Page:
Challenges of internationalising higher education

The beginning of the 21st century has seen a great increase in mobility and migration – both voluntary and forced by external circumstances. These developments have increased the demand for intercultural skills and innovative approaches and to keep up with them higher education institutions need to do all they can to help ready their graduates for coming global challenges.

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Over recent years, Russian universities have been actively promoting themselves as potential partners for academic exchange and research as well as a destination for international students and faculty members.

Efforts by Russian universities to increase the number of international students and faculty were greatly boosted by the recent nationwide Academic Excellence Project – Project 5-100 – which was launched in 2013. The goal of the project is to enable five Russian universities to enter the top 100 in the world university rankings by 2020.

Russian universities underwent deep and rapid transformation in order to address such things as publication activity, the number of international students and faculty, curriculum content, new programmes taught in English, joint programmes with international partners etc.

Thus internationalisation has become an everyday reality for Russian universities and the main driver of their pursuit for global recognition.

Internationalisation has many facets, but it is difficult to imagine it without international students or faculty. The major issues are the same for Russian universities as they are for their partners across the globe: 1) how to attract and retain the best students, and 2) how to make sure they can participate fully in university life.

Attraction and retention

In order to recruit students globally, universities need globally competitive educational products. For Russian universities, as for many universities in countries which do not have English as a first or second language, that means increasing the number of courses and programmes they offer in English.

In turn, such programmes require faculty who can impart cutting-edge knowledge to students in English while at the same time conducting world-class research. All of this was already happening to some extent, but the participation in Project 5-100 caused an explosion-like boost of recruitment efforts and the creation of new programmes.

In three years the original 15 participating universities managed to nearly quadruple the number of international faculty and to double the percentage of international students, creating nearly 300 new graduate and undergraduate programmes taught fully in English.

Naturally, such rapid growth created a need to rethink the ways in which universities were handling and structuring formal and informal curricula. In terms of the formal curriculum, course materials and classroom interaction have to be adjusted in order to take into account different cultural and linguistic backgrounds and leverage this diversity.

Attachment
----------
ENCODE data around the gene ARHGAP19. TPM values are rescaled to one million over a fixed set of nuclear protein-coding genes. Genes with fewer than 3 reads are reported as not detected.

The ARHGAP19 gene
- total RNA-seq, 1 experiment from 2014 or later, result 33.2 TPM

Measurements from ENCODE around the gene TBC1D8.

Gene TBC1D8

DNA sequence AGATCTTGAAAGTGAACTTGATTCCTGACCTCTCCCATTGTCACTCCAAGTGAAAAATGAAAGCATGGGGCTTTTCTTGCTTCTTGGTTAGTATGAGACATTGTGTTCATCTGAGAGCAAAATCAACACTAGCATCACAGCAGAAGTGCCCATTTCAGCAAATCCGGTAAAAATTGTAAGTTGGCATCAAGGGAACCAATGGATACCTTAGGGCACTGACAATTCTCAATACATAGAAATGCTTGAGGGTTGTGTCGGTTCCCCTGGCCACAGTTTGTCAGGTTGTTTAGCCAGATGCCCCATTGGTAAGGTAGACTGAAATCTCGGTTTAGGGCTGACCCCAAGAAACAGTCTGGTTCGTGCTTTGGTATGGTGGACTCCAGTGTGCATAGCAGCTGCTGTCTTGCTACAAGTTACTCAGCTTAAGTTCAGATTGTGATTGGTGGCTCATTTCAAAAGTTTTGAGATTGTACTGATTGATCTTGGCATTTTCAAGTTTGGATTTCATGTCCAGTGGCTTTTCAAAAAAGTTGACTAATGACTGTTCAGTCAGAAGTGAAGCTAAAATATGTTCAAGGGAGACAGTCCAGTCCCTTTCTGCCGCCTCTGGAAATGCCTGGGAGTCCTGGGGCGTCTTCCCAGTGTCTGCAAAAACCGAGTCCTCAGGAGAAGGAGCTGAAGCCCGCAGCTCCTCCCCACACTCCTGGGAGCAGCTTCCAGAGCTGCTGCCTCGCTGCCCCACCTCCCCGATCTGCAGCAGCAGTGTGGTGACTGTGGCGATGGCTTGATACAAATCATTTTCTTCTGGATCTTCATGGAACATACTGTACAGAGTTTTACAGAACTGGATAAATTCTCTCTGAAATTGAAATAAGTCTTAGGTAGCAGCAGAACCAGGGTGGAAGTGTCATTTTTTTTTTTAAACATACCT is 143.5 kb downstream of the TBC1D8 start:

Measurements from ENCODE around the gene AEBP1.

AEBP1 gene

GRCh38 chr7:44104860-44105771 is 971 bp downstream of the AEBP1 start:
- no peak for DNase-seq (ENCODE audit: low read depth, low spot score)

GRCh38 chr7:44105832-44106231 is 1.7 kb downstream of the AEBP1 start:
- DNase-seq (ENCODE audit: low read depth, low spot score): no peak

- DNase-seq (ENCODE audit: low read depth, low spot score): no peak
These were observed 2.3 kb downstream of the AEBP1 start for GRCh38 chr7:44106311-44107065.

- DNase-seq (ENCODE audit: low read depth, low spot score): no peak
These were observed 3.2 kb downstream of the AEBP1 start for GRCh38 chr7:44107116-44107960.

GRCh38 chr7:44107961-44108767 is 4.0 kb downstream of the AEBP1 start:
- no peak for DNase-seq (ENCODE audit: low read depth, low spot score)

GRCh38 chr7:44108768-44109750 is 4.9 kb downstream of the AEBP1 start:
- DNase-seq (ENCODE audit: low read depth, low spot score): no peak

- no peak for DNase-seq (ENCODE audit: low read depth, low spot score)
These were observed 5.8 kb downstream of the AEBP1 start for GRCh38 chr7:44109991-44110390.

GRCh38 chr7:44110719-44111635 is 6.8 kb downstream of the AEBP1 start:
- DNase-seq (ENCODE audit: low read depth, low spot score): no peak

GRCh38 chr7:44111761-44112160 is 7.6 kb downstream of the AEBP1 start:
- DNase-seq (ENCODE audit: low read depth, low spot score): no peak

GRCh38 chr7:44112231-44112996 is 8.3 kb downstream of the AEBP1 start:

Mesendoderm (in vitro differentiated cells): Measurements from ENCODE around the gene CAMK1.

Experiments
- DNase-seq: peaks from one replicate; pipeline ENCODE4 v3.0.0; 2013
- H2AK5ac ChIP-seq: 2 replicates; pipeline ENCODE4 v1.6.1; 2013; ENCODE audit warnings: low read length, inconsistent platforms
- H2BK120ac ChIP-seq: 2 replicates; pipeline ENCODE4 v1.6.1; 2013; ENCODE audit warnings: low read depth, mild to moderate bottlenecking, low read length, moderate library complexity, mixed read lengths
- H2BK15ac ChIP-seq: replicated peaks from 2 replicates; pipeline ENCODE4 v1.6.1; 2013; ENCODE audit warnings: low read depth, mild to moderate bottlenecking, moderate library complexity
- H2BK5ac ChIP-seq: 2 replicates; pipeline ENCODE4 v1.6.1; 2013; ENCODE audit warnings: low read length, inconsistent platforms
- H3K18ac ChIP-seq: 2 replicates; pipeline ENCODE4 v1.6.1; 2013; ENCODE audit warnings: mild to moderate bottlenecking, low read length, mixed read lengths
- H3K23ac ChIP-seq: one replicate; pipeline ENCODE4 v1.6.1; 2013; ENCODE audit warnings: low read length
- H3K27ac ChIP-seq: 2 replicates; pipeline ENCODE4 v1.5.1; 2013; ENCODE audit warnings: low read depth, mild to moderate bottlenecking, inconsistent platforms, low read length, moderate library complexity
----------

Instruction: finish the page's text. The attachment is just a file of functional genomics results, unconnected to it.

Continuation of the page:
As the number of students grows, these considerations become more and more pressing. The only effective way to meet this challenge is through a comparable diversity of faculty members.

In terms of the informal curriculum, these developments produce a greater need for services that help incoming students and faculty to adapt to their new surroundings and for making the environment more inclusive.

Building or restructuring a system of support for incoming internationals requires a delicate balance: between providing the necessary extra support to adapt to an unfamiliar linguistic and regulatory environment and making sure that they do not end up in an isolated 'bubble' of 'internationals only'.

Such an endeavour cannot be done in a simple top-down fashion and requires building an inner network of allies who can be the backbone for the comprehensive approach to university internationalisation which is required as the number of international students and faculty continue to grow.

Part of which community?

International students acquire unique sets of skills and the added value of their diverse cultural background can be greatly beneficial to the community within the university and outside it. However, community integration is perhaps the trickiest challenge. The university as an institution can only create the conditions in which those who work in the university feel free and welcome. It cannot intervene further than that into how the academic community lives.

However, the university is not the only community that is available to students and faculty – they also have the city where they are living and the country as a whole. But to what extent? As worldwide security concerns grow, regulations concerning visas and work permits often become more restrictive and the students universities attract are less in a position to enrich their experience further by staying in their country of study for part of their professional track.

The question remains as to how much universities can help alleviate this growing problem so that highly skilled graduates with international experience and intercultural skills can be a valuable asset to the place where they study if they are interested in staying on.

Challenge ahead

Universities in Russia face the same problems as other universities across the globe which are aiming to attract the best students and faculty and are playing a crucial role in preparing global citizens. One of the biggest challenges we all need to respond to is finding a way to let local and regional communities benefit from the global resources universities attract, not least of which are international graduates.

Yulia Grinkevich is director of internationalisation at National Research University Higher School of Economics, Russia. Maria Shabanova is deputy director of the Academic Integration Centre at NRU Higher School of Economics.